High-Pitched Sounds like a Torpedo to the Brain
Imagine that you’re at a heavy metal rock concert, except the band is playing in your living room and there’s no escape from the deafening noise. After all, it’s your home. Where are you going to go?
Fortunately, it’s not often that rock bands take over our lives, unless we’re playing Rock Band®, of course. But for dozens of protected marine mammals like humpback whales, dolphins and porpoises, constant blasts of deafening noise—not from rock concerts but from Navy sonar training exercises—are a daily (and deadly) occurrence.
Recently, a coalition of conservation and American Indian groups sued the National Marine Fisheries Service (NMFS) for failing to protect thousands of marine mammals from U.S. Navy warfare training exercises along the California, Oregon, and Washington coastlines. These waters are some of the most biologically significant and productive marine areas in the world, home to abundant and threatened marine species, including six endangered whale species, threatened Steller sea lions, threatened and endangered salmon, steelhead and rockfish species, and endangered leatherback sea turtles.
Like us, marine species rely on hearing for such basic functions as orientation and communication that are essential to survival. Unlike us, they rely heavily on a biosonar system called “echolocation,” which produces high frequency sounds so that their echoes can be interpreted for foraging and other important functions. So when the Navy starts blasting sonar from sound systems that operate at more than 235 decibels and travel across tens or even hundreds of miles of ocean —a loud rock concert is about 115 decibels—the sea’s mighty creatures tend to act a little crazy.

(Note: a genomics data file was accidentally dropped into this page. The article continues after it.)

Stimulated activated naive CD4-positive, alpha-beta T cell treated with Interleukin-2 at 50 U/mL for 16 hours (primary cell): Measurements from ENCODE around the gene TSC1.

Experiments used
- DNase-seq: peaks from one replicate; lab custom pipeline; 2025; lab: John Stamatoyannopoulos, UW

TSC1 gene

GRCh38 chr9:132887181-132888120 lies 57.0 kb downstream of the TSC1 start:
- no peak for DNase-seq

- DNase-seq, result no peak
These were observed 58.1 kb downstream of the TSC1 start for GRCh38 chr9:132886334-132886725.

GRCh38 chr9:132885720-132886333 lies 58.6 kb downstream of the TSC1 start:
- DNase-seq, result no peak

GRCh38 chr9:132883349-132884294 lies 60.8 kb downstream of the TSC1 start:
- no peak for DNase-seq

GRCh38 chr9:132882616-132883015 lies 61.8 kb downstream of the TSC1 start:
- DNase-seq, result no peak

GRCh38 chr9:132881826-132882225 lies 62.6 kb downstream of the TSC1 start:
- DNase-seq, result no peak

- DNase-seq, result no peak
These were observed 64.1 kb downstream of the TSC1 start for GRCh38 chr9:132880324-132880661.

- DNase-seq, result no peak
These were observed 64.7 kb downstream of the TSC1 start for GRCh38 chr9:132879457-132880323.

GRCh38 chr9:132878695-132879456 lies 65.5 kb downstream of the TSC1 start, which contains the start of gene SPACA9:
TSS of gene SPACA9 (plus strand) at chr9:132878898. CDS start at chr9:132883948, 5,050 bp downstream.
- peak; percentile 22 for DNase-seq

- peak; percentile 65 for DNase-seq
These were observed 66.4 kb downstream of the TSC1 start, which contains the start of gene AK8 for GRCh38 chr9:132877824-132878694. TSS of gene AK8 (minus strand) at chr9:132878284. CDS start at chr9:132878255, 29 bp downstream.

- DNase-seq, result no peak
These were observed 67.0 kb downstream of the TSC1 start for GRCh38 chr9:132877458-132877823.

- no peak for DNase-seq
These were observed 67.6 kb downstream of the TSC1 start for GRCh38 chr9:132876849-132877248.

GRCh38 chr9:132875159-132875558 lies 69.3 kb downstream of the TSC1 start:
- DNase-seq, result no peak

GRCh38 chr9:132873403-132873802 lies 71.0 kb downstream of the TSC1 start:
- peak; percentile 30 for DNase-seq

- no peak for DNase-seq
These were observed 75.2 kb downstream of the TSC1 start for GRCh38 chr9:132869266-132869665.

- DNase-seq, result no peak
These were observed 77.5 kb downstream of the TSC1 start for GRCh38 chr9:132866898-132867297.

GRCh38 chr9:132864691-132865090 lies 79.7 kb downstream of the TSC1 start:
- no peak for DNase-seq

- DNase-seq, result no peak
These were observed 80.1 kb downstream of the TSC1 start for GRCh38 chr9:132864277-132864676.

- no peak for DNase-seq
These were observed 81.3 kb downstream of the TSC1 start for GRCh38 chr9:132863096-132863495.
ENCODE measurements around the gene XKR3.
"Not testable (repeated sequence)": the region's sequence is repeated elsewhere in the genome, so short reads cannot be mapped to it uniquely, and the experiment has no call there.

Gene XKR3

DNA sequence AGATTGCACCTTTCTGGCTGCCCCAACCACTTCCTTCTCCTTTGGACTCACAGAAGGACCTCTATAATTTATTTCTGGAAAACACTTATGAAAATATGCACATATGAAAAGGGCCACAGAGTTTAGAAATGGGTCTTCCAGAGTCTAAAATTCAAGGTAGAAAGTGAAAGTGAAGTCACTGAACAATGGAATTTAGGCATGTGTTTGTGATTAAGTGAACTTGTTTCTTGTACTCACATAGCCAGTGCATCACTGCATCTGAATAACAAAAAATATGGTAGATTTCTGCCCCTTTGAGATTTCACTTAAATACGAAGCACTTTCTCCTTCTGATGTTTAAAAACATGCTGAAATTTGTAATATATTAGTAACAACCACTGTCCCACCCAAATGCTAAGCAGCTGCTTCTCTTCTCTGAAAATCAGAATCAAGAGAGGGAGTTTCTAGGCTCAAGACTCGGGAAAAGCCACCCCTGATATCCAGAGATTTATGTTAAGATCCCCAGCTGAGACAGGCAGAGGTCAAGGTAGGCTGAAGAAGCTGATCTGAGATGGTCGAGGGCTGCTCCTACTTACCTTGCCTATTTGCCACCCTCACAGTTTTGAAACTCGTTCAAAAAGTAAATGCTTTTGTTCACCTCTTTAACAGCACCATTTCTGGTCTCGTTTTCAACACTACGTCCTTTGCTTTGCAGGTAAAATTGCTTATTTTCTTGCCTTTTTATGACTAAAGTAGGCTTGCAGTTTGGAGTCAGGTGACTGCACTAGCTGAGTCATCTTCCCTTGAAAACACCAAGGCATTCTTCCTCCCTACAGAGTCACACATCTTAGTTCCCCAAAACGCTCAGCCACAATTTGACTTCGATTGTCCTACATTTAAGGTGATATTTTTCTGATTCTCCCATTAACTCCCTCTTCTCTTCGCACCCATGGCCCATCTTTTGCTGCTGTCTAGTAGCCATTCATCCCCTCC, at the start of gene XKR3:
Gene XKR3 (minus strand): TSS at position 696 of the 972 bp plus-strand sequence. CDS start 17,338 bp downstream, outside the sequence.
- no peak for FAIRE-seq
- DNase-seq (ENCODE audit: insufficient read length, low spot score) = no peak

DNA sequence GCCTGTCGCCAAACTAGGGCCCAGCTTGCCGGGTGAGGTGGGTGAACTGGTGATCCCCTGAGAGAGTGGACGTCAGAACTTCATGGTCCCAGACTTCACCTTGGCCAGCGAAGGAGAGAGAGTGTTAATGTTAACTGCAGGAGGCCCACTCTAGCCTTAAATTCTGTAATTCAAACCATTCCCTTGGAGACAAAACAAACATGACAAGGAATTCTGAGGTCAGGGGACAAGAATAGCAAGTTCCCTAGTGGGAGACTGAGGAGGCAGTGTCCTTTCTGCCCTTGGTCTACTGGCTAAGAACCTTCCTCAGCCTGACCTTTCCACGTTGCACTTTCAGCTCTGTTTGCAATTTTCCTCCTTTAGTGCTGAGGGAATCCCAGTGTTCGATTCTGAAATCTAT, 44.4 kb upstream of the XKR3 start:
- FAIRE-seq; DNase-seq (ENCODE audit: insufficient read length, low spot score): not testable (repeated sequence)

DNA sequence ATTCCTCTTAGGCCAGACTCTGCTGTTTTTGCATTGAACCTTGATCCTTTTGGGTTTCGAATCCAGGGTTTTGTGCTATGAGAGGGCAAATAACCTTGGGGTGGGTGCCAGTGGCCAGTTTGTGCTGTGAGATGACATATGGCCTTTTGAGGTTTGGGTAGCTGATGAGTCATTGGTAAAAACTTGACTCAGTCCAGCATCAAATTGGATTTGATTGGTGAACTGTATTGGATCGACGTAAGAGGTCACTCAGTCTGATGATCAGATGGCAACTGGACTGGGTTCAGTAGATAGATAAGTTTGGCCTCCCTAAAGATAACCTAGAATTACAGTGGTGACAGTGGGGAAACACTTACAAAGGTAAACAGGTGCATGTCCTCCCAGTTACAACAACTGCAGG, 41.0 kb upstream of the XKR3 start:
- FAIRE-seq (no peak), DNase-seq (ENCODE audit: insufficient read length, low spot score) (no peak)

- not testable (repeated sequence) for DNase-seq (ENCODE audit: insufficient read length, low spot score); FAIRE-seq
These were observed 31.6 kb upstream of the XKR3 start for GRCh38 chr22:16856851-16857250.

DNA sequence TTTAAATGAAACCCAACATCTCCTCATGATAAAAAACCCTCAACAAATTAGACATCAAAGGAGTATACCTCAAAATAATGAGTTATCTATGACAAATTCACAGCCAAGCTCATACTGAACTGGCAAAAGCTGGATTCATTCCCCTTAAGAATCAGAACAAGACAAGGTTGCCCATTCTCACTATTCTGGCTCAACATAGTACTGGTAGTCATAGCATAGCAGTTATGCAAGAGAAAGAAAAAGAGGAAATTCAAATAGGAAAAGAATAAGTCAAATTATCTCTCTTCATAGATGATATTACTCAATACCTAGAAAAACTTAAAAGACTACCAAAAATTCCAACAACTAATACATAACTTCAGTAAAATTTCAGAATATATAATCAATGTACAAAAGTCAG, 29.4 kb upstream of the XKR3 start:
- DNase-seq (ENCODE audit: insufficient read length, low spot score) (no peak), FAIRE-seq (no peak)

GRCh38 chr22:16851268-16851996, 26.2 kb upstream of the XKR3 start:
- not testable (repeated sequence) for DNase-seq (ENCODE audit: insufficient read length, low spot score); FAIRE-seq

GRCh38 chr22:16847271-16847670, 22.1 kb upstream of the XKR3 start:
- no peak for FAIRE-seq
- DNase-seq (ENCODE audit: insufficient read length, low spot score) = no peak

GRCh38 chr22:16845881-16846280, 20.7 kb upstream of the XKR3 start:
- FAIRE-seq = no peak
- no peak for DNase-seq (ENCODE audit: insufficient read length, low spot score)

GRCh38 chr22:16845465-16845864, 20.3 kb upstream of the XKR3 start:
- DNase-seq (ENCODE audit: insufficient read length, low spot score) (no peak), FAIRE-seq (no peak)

Studies have shown that sonar exposure can give whales the “bends,” otherwise known as decompression sickness, which is caused when one surfaces too quickly after a deep dive to, say, get away from extremely loud and deafening noises. Many marine species end up beaching themselves after experiencing decompression sickness symptoms such as bleeding around the brain, ears and other tissues, as well as large bubbles in the organs. The Navy’s mid-frequency sonar has been implicated in mass strandings of marine mammals in the Bahamas, Greece, the Canary Islands and Spain, among other places.
In 2010, NMFS regulators gave the Navy a five-year permit to increase sonar exercises without properly assessing risks to marine mammals. The plaintiffs argue that this violates both the Endangered Species Act and Marine Mammal Protection Act since even the government admits that the use of sonar during the five-year plan will “result in the death or injury of 650,000 marine animals.” The lawsuit seeks to prevent this life-threatening exercise by getting NMFS to reassess the Navy’s permits using the latest science and to order the Navy to stay out of biologically critical areas, at least at certain times of the year.
Many of the lawsuit’s detractors argue that Navy warfare training is essential to national security. In fact, the Supreme Court said as much in a 2008 court case. However, many scientists believe that wildlife and warfare can co-exist—at least in theory—as long as the Navy takes common sense steps to lessen the training’s impact.
Said Ken Balcomb of the Center for Whale Research during a 2003 video that shows marine mammals visibly traumatized after a Navy sonar event, “The Navy needs these systems, so what they need to learn is when and where to practice. They have to practice nuclear weapon delivery too, but you don’t do it downtown in populated areas with people or wildlife.”
See the video for yourself and decide.